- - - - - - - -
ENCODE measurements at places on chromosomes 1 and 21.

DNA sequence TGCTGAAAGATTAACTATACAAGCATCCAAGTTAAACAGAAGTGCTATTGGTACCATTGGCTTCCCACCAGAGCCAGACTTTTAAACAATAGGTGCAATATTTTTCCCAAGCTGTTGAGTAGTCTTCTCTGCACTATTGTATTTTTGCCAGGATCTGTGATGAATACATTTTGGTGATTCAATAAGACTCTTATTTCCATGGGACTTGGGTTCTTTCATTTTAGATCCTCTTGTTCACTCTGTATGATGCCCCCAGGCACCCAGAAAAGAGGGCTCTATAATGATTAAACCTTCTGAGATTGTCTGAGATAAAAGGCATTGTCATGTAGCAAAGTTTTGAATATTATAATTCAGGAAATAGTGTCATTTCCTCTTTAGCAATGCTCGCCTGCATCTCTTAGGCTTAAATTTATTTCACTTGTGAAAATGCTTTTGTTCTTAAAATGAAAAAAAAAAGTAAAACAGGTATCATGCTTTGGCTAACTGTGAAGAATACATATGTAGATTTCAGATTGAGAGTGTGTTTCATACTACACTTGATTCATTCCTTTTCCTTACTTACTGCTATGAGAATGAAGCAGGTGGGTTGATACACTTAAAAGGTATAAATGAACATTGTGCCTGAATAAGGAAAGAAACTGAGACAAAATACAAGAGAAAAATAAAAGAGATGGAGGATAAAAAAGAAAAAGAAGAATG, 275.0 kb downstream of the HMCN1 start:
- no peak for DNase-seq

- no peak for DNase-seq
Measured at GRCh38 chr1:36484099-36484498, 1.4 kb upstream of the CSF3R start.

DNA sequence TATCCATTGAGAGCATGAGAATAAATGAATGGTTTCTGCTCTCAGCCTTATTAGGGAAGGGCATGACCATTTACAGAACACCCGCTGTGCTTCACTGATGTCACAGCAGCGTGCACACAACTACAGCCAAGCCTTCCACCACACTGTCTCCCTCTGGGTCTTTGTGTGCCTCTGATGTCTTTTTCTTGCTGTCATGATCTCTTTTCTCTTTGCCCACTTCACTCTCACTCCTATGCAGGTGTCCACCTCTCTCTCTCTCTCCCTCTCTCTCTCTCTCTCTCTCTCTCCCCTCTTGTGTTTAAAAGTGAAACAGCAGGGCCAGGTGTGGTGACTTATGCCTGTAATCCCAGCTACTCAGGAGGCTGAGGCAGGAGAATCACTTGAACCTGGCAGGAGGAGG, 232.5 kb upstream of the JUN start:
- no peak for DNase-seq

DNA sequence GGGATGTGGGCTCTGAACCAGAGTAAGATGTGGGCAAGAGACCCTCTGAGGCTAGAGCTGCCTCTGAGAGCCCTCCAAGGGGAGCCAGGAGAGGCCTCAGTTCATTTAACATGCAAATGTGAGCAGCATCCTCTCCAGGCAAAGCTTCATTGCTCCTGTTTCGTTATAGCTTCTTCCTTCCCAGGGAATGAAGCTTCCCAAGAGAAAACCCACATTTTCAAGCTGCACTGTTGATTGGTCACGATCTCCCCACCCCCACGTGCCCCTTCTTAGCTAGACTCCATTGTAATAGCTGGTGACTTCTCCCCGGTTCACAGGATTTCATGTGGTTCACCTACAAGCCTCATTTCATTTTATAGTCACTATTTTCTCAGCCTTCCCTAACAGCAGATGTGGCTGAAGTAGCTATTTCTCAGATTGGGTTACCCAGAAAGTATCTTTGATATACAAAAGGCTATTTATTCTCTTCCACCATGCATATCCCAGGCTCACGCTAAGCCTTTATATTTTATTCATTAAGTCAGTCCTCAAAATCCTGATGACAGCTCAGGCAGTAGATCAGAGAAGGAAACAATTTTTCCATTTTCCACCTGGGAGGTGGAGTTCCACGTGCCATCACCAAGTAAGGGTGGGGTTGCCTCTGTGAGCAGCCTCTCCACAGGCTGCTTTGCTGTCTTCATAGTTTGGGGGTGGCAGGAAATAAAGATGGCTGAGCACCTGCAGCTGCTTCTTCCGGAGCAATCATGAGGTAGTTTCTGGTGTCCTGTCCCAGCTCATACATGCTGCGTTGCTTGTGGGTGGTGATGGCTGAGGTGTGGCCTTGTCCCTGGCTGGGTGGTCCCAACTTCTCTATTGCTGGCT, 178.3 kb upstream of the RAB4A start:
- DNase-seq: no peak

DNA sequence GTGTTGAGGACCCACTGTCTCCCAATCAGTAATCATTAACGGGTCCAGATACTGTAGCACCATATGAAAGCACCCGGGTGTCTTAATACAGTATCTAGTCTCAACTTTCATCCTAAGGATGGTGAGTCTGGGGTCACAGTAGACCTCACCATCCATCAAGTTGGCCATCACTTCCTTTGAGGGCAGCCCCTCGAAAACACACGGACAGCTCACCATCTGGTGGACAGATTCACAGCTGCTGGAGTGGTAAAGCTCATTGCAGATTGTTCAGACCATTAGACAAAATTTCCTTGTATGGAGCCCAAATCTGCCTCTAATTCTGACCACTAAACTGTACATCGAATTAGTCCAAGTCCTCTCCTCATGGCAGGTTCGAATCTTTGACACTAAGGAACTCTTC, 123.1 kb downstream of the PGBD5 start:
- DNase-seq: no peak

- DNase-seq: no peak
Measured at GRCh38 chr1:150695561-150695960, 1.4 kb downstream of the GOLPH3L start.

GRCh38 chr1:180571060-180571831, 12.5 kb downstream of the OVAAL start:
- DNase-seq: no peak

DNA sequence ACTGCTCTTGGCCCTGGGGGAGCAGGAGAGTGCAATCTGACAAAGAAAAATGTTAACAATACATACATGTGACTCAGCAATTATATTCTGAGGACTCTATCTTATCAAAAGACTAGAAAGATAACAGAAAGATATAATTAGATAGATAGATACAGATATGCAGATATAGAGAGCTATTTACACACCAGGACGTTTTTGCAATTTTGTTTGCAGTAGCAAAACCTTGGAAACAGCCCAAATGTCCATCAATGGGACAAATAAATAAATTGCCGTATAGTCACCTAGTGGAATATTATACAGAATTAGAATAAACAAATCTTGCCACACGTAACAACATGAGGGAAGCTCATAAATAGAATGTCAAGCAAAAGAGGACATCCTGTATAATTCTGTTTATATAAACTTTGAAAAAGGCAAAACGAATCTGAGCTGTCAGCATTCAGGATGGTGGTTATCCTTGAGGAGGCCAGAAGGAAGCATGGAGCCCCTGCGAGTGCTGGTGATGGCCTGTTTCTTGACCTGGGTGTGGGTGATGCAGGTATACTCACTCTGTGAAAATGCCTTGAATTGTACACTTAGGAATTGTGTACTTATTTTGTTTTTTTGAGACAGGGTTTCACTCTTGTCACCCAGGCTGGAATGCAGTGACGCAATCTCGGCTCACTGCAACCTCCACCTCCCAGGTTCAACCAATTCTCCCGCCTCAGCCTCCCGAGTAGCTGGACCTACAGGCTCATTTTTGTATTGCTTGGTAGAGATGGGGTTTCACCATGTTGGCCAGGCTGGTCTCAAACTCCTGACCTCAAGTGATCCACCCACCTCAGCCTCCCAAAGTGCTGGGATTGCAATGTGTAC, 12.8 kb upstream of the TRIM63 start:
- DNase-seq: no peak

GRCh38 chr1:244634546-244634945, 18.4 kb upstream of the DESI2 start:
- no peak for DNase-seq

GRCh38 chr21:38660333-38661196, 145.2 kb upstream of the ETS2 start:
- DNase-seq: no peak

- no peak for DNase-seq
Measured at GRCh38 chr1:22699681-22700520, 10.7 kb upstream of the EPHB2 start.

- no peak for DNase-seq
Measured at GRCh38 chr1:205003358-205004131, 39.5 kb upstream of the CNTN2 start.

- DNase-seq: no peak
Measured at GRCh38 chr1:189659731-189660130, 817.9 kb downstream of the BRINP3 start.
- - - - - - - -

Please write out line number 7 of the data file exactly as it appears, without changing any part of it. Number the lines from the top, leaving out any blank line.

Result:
- no peak for DNase-seq